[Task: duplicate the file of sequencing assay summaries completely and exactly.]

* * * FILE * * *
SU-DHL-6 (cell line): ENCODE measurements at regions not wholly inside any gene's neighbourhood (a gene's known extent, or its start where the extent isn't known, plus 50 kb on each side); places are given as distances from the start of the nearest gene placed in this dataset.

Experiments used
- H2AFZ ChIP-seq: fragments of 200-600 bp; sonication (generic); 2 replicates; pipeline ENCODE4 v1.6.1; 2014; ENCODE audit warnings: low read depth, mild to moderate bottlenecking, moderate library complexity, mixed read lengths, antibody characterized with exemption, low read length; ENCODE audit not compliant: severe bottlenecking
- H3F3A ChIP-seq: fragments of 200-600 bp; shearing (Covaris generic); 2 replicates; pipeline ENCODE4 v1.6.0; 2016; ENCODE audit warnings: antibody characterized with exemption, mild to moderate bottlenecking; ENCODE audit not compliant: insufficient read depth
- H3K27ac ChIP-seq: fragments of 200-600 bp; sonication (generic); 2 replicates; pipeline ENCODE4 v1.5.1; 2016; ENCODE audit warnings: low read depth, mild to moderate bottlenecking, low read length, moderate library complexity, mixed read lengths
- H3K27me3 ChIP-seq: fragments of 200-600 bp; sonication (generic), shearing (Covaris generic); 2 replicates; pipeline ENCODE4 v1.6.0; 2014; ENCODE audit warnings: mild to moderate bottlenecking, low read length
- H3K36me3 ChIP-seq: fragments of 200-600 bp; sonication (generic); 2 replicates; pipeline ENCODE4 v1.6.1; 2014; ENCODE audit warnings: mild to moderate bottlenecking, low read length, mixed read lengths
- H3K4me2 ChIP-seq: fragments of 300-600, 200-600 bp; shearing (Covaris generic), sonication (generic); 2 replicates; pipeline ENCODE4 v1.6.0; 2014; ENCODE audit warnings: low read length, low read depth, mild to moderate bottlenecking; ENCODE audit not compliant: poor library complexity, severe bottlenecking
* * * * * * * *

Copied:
SU-DHL-6 (cell line): ENCODE measurements at regions not wholly inside any gene's neighbourhood (a gene's known extent, or its start where the extent isn't known, plus 50 kb on each side); places are given as distances from the start of the nearest gene placed in this dataset.

Experiments used
- H2AFZ ChIP-seq: fragments of 200-600 bp; sonication (generic); 2 replicates; pipeline ENCODE4 v1.6.1; 2014; ENCODE audit warnings: low read depth, mild to moderate bottlenecking, moderate library complexity, mixed read lengths, antibody characterized with exemption, low read length; ENCODE audit not compliant: severe bottlenecking
- H3F3A ChIP-seq: fragments of 200-600 bp; shearing (Covaris generic); 2 replicates; pipeline ENCODE4 v1.6.0; 2016; ENCODE audit warnings: antibody characterized with exemption, mild to moderate bottlenecking; ENCODE audit not compliant: insufficient read depth
- H3K27ac ChIP-seq: fragments of 200-600 bp; sonication (generic); 2 replicates; pipeline ENCODE4 v1.5.1; 2016; ENCODE audit warnings: low read depth, mild to moderate bottlenecking, low read length, moderate library complexity, mixed read lengths
- H3K27me3 ChIP-seq: fragments of 200-600 bp; sonication (generic), shearing (Covaris generic); 2 replicates; pipeline ENCODE4 v1.6.0; 2014; ENCODE audit warnings: mild to moderate bottlenecking, low read length
- H3K36me3 ChIP-seq: fragments of 200-600 bp; sonication (generic); 2 replicates; pipeline ENCODE4 v1.6.1; 2014; ENCODE audit warnings: mild to moderate bottlenecking, low read length, mixed read lengths
- H3K4me2 ChIP-seq: fragments of 300-600, 200-600 bp; shearing (Covaris generic), sonication (generic); 2 replicates; pipeline ENCODE4 v1.6.0; 2014; ENCODE audit warnings: low read length, low read depth, mild to moderate bottlenecking; ENCODE audit not compliant: poor library complexity, severe bottlenecking